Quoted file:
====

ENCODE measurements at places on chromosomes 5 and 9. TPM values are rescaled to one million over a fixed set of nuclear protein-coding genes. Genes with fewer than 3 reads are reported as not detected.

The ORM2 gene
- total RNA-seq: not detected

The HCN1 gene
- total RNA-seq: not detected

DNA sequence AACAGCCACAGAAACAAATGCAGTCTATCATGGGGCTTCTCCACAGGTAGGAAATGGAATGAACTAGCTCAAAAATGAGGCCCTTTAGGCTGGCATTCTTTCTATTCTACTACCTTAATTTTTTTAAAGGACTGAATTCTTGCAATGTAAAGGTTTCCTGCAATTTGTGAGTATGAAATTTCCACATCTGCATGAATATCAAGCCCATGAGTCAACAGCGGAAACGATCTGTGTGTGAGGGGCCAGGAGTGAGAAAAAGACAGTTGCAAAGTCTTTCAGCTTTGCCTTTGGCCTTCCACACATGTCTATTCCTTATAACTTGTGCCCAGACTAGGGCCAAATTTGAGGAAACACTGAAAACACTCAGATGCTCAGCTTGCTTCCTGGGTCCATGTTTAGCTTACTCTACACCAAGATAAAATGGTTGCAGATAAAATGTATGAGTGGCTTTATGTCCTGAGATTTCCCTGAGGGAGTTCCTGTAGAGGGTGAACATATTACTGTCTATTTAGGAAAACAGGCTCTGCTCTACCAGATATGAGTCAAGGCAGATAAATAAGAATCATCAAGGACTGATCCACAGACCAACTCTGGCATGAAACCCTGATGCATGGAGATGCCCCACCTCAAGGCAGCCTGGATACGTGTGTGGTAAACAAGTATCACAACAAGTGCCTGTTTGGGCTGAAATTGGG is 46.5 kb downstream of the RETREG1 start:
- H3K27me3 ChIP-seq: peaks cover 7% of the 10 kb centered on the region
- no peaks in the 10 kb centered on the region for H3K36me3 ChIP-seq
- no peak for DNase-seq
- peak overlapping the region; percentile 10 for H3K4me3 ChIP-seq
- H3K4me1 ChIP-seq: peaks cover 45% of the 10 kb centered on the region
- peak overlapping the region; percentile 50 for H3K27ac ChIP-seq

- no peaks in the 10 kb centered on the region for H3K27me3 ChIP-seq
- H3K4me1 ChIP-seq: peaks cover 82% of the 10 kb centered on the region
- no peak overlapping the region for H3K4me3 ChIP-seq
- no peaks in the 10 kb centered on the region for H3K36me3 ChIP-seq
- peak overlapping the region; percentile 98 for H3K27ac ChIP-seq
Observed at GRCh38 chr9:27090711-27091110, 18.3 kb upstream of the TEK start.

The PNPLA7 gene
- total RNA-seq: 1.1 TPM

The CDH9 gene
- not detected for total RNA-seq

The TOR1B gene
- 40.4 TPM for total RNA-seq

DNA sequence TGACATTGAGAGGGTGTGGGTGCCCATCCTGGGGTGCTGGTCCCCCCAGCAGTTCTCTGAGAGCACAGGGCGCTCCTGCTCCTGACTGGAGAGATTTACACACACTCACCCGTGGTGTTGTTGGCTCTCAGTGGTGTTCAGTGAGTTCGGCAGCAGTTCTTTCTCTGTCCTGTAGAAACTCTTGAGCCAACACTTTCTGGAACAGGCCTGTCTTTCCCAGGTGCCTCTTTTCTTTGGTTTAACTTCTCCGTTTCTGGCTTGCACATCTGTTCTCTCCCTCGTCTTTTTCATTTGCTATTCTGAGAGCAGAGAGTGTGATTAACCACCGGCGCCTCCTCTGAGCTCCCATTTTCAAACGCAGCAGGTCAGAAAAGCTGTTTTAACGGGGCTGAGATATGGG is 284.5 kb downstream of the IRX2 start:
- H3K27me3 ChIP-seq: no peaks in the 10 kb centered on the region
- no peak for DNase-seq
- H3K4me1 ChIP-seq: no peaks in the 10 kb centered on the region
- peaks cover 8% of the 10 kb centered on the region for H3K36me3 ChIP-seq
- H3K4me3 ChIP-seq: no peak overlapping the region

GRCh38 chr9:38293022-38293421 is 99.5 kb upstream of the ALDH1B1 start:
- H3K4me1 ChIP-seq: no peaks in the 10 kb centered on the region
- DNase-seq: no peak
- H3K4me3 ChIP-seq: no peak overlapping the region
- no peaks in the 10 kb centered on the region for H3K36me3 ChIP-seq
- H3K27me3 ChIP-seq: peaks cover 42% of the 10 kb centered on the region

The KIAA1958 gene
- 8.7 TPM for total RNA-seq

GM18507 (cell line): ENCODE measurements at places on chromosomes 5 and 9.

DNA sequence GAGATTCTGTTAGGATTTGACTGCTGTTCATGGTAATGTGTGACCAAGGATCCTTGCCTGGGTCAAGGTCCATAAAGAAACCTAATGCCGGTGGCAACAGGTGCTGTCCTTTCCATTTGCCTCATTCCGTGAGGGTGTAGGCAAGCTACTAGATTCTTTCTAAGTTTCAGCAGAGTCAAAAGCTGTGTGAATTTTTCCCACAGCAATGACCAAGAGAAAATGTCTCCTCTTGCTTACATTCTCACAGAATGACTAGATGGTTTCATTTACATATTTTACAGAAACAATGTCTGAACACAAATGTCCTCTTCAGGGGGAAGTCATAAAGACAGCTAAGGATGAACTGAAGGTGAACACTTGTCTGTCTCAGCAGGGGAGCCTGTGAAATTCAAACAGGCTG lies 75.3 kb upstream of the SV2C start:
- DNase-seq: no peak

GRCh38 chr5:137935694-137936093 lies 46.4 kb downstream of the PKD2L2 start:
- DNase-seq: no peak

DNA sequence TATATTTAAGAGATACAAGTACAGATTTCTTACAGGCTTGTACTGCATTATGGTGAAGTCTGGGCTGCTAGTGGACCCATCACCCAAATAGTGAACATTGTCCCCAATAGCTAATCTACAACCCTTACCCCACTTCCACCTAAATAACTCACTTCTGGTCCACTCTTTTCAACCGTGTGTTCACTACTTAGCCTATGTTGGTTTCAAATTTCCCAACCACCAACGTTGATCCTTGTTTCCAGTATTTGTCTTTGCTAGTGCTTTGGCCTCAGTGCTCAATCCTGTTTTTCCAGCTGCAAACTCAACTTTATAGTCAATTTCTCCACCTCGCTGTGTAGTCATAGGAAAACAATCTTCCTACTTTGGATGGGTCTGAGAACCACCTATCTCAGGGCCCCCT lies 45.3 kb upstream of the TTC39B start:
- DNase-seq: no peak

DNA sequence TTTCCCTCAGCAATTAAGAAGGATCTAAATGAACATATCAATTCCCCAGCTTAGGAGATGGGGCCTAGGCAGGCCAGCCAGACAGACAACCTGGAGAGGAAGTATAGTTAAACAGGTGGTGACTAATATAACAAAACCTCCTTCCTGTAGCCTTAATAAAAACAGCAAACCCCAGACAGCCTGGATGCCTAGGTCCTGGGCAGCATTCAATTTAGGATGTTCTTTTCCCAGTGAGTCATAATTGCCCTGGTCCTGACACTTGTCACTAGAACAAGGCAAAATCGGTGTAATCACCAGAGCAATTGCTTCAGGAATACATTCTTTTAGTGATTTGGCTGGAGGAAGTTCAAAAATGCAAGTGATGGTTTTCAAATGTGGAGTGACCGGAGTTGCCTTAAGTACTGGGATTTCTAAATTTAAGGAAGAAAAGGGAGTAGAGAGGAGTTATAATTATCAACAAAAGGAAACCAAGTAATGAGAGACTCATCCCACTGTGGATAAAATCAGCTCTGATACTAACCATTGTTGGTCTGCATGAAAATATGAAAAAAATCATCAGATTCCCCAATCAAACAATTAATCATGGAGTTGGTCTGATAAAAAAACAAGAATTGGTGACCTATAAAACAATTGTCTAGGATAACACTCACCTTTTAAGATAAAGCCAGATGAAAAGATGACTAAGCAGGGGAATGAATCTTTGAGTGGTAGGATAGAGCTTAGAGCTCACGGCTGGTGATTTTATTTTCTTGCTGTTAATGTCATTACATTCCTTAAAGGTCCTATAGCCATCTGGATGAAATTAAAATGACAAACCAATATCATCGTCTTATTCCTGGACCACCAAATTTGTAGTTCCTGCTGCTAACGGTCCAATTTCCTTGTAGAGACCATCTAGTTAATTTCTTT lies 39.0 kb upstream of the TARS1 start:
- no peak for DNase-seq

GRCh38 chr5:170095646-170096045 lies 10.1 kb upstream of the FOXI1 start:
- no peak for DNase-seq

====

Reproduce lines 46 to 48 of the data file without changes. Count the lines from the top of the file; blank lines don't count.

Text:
DNA sequence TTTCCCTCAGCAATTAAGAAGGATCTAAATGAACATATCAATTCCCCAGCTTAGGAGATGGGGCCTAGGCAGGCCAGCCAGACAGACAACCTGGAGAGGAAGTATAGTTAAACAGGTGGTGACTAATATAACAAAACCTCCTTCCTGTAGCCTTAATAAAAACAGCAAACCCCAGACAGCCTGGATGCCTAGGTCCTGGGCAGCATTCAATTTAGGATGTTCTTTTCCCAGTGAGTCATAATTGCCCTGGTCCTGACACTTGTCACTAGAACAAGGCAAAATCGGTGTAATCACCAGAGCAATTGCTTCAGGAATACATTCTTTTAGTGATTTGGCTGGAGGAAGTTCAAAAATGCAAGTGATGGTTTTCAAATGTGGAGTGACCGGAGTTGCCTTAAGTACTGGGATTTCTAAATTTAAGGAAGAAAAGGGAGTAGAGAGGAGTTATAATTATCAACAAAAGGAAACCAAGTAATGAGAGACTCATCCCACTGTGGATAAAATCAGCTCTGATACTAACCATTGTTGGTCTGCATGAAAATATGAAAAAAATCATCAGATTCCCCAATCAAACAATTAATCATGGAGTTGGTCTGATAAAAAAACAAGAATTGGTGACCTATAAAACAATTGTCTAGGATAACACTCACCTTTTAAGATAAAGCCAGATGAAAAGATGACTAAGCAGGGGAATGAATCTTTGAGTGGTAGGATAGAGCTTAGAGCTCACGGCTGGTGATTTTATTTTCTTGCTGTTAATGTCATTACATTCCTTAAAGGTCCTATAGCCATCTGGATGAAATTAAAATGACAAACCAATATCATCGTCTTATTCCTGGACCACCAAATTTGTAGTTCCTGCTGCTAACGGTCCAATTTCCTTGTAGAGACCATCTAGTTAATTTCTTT lies 39.0 kb upstream of the TARS1 start:
- no peak for DNase-seq

GRCh38 chr5:170095646-170096045 lies 10.1 kb upstream of the FOXI1 start: